Student #2 email (if applicable):
Note: You will receive further instructions at the AITP NCC contest check-in station.
This competition is based on the successful completion of selected challenges. Your competition package will contain a list of challenges (and challenge descriptions) you can choose from. That’s right, you choose which contest challenges you’d like to tackle. You can select the challenges that involve programming activities and languages you are familiar with and skip the ones you don’t know as much about. Each challenge will have a point value associated with it. Full points will successful completion. Partial points may be awarded for incorrect or incomplete challenges.
During each challenge, you will be instructed on how to save your program output to a data set (mainframe-speak for folder or directory). IBM will be responsible for viewing and grading each team’s output data set.
- Program challenges will be assigned a point value for successful completion (the point value will be documented in the competition package).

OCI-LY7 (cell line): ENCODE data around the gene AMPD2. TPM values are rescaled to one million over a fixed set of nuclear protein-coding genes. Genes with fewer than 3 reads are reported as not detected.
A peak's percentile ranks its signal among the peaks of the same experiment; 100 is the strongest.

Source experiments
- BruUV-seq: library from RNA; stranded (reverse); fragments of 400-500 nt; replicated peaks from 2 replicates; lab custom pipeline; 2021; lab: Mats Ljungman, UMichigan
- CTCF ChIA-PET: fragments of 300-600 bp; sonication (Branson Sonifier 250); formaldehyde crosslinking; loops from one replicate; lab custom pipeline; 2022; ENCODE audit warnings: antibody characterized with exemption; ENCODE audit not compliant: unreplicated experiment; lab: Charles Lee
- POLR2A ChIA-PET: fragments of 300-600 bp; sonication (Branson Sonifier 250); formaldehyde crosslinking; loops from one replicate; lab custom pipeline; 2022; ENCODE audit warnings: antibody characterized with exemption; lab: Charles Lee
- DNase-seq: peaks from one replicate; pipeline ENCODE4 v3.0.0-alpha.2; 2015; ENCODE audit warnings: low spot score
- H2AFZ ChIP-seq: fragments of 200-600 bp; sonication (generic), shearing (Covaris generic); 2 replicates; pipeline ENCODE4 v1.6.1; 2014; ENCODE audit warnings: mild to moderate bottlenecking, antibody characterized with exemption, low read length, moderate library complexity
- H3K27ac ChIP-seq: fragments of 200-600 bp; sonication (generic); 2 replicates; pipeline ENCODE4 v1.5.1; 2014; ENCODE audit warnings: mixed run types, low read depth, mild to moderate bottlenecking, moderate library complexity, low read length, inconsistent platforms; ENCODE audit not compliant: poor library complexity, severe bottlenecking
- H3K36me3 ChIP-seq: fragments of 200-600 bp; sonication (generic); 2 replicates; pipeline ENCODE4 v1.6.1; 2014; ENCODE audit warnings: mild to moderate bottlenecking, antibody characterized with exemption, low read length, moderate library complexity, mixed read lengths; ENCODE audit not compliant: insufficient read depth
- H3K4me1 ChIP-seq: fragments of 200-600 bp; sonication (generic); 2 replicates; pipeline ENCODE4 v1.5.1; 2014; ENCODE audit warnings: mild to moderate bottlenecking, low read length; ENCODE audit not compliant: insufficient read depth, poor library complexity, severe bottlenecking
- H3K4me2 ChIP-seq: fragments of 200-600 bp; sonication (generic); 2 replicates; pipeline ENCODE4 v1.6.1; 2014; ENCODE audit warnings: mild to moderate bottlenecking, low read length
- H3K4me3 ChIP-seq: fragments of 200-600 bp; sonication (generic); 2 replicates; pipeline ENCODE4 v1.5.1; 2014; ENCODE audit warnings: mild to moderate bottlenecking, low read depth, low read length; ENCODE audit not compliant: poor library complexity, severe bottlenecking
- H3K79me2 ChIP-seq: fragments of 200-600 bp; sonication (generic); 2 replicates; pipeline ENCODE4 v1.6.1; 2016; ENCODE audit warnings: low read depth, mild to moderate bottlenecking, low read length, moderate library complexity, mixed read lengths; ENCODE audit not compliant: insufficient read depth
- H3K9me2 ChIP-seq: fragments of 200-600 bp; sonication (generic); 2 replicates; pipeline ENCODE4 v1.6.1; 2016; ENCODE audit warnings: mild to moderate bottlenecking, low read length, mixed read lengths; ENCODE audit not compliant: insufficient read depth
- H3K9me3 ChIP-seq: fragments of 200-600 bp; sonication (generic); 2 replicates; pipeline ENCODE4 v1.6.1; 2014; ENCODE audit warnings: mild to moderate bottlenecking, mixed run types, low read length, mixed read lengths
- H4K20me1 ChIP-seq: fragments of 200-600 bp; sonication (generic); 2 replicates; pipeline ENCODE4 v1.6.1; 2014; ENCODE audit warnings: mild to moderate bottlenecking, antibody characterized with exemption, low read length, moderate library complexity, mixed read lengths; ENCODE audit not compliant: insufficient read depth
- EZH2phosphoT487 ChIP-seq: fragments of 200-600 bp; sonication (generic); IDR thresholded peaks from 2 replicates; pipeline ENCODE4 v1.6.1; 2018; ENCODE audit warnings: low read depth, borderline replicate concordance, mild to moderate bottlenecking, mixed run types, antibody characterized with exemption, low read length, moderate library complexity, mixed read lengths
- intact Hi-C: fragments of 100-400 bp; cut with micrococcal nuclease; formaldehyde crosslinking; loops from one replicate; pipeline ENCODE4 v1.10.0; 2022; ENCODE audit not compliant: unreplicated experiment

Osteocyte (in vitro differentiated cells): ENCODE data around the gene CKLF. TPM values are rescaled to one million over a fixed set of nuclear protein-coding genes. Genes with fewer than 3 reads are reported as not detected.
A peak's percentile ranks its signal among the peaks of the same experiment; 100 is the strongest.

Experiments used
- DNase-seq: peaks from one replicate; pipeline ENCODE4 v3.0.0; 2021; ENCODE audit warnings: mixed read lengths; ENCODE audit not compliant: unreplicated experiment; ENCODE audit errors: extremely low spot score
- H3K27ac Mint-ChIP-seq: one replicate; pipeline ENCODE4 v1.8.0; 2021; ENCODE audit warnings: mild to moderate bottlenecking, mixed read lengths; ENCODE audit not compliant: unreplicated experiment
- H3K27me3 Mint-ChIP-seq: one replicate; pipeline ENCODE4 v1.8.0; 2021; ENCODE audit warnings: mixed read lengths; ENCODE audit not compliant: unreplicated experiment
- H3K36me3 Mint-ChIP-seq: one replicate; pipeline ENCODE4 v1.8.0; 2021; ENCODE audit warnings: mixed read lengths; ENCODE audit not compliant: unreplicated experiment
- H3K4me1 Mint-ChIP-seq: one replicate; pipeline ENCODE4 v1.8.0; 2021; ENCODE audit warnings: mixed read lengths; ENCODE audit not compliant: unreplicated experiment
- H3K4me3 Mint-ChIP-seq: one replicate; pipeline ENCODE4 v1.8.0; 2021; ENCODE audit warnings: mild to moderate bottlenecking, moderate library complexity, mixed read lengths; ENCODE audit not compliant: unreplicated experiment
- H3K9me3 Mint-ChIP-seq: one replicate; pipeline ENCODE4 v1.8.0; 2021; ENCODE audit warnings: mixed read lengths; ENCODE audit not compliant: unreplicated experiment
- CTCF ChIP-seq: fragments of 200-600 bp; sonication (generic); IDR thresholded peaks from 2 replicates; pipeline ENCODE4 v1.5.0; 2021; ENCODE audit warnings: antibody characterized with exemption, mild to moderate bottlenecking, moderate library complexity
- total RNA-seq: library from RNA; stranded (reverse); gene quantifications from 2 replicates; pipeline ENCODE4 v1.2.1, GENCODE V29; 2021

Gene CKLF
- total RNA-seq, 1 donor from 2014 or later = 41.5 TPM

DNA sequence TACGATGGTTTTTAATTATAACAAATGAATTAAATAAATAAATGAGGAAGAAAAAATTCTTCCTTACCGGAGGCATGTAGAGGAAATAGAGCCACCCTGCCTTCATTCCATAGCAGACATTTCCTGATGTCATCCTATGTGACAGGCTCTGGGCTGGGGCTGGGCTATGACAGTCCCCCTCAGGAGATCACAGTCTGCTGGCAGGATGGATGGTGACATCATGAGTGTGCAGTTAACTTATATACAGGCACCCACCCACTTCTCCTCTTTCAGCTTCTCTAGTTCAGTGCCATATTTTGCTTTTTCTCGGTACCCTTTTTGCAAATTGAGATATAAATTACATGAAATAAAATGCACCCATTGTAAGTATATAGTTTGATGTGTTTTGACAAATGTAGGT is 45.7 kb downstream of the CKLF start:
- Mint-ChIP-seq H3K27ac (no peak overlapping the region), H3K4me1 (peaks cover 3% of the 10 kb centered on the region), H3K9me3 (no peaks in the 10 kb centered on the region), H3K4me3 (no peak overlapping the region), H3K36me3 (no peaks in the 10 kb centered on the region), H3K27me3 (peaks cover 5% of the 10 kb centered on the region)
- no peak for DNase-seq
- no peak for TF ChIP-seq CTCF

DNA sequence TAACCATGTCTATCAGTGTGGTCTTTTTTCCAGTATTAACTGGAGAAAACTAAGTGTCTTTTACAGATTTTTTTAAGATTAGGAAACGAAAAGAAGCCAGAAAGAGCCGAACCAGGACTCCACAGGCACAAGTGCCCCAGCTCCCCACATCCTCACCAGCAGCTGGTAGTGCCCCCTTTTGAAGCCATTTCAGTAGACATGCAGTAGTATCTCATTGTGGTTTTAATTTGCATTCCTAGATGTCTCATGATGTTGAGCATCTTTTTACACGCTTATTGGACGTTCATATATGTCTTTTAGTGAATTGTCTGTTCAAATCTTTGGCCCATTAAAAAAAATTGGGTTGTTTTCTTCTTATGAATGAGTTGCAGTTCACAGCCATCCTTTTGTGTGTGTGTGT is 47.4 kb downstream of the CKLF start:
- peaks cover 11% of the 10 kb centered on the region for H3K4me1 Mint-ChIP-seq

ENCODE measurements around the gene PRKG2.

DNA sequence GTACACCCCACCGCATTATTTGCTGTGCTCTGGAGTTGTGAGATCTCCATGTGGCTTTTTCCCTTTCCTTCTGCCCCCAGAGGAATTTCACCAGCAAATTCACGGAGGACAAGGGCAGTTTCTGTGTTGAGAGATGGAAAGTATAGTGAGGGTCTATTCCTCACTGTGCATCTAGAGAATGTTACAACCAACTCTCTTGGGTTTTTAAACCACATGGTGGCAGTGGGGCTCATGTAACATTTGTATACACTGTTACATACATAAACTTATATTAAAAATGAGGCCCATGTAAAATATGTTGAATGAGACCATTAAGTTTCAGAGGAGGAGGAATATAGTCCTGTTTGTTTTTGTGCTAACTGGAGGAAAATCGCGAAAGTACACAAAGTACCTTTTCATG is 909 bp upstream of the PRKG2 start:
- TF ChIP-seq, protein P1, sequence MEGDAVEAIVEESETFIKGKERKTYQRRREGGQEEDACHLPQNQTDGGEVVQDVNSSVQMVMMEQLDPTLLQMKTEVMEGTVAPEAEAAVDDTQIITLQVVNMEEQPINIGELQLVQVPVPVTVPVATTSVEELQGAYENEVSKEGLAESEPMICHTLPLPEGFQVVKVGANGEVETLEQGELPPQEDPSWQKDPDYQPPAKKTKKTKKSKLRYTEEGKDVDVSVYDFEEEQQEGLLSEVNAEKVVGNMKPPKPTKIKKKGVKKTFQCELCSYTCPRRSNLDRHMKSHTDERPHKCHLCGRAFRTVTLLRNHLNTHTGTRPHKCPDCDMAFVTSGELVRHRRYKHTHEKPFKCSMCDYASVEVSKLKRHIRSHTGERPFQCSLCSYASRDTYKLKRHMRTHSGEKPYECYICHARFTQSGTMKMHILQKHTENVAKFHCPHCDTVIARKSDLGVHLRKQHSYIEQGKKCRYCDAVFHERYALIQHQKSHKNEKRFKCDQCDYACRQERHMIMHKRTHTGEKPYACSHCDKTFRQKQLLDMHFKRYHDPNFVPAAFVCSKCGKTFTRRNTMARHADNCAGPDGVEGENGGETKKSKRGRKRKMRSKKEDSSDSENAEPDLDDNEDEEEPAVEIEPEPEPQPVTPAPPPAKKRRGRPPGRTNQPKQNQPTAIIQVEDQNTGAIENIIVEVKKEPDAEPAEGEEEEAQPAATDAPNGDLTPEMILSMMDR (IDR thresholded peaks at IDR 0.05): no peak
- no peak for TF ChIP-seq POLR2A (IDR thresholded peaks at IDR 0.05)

- Full points will be awarded for successful completion including correct output.
- Incorrect or incomplete challenges will receive a lesser point value (depending on challenge completion)
- In the event of a tie (same number of total points received), then time finished will determine the winner. If the time finished results in a tie, then a grade will be given based on clean coding and documented comments in the source code.
Tips & Miscellaneous
Remember, no experience is necessary to compete in the AITP NCC Enterprise Systems Challenge, and we mean that! Having some basic programming knowledge (For example, C/C++, Java, etc.) is recommended. Having some knowledge of COBOL and/or Rexx is helpful, but not necessary to compete and do well in this contest.
Sponsored by IBM
The IBM team will be available by email (firstname.lastname@example.org) prior to the challenge and will be on site during the competition to help with logon, emulator, connection, and technical questions you may have.
2003 COBOL Problem Statement & Solution